photo Santos A Coisa.RD.2_zps5x734bmb.jpg

Even in comics themselves, although through most of their history their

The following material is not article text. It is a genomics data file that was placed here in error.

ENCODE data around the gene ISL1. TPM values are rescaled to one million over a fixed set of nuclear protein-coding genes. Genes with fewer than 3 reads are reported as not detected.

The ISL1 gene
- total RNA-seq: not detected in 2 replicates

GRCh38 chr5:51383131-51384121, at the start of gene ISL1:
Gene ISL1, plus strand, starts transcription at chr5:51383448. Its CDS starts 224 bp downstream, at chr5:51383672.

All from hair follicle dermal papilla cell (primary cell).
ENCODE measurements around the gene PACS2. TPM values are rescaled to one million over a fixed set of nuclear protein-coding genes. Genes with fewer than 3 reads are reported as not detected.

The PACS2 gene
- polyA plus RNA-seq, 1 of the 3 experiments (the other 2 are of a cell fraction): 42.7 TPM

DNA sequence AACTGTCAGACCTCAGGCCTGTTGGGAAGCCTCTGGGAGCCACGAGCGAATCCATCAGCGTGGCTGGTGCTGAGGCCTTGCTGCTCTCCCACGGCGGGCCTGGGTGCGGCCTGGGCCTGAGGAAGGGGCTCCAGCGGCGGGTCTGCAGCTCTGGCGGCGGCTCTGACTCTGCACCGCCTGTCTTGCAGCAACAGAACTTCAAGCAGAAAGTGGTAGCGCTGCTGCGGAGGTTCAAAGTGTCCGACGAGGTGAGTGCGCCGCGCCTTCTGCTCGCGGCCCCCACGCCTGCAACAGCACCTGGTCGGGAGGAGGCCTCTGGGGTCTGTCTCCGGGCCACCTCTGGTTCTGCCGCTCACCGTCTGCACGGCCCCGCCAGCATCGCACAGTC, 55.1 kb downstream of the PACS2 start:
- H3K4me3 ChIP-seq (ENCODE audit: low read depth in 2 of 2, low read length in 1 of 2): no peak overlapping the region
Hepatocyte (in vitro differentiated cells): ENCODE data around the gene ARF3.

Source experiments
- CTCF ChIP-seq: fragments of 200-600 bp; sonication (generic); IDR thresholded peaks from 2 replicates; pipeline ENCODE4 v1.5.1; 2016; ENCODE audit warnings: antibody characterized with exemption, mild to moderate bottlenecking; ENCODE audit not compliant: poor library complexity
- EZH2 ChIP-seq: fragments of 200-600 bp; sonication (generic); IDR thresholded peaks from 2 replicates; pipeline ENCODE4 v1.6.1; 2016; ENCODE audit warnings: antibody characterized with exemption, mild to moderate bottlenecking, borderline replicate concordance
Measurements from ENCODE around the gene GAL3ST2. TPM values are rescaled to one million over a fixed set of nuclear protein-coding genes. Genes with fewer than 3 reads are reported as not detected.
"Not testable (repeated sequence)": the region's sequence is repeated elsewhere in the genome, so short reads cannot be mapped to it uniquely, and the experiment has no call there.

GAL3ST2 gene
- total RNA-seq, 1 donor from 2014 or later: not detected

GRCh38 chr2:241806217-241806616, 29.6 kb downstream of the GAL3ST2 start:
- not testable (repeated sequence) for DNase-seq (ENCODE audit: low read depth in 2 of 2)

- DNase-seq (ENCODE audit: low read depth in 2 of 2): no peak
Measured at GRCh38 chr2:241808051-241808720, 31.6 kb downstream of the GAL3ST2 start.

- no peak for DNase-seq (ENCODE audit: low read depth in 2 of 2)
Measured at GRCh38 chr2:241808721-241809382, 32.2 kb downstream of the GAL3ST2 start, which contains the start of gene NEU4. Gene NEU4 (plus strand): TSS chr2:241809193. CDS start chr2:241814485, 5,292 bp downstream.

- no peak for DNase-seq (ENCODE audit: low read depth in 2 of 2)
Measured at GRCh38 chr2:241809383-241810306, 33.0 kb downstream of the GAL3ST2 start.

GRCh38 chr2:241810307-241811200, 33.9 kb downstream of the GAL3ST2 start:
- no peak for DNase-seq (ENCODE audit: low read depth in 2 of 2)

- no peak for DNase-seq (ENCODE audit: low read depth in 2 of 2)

connection to popular culture negated the possibility of overt experimentation with abstract forms, abstract play and the sequencing of | formal events often snuck in, whether consciously intended by the artists or not. [...] In Winsor McCay's Little Nemo in Slumberland of March 1, 1908 [...], Nemo and his companions are subjected to the counter-clockwise turning of the colonnaded hall that they are trying to traverse. the page establishes a strong graphic rhythm as the hall's vaulted ceiling appears as a blue wedge marking, as it were, from panel to panel an in reverse order, the times from 9 to noon. The contrasting brown-yellow-and-green columns undergo a movement already familiar to us from de Kooning's piece: beginning from a provisional state of balance in the first panel - a horizontality that may appear as visually stable, but that is countered both by the panel's asymmetry and by our commonsensical knowledge of how buildings are supposed to stand - they cycle through five more unbalanced states until they come to rest, vertically, symmetrically, and in accordance with the laws of architecture, in the last panel (last except for the usual small inset of Nemo waking up, that is), the wider size of which also marks a clear ending to the strip. While this graphic sequence is, of course, tightly enmeshed with the characters' own reactions to the fantastical goings on, it is in no way masked by them, and is indeed the first thing to be registered by the viewer's gaze when approaching the page, even before beginning to read it.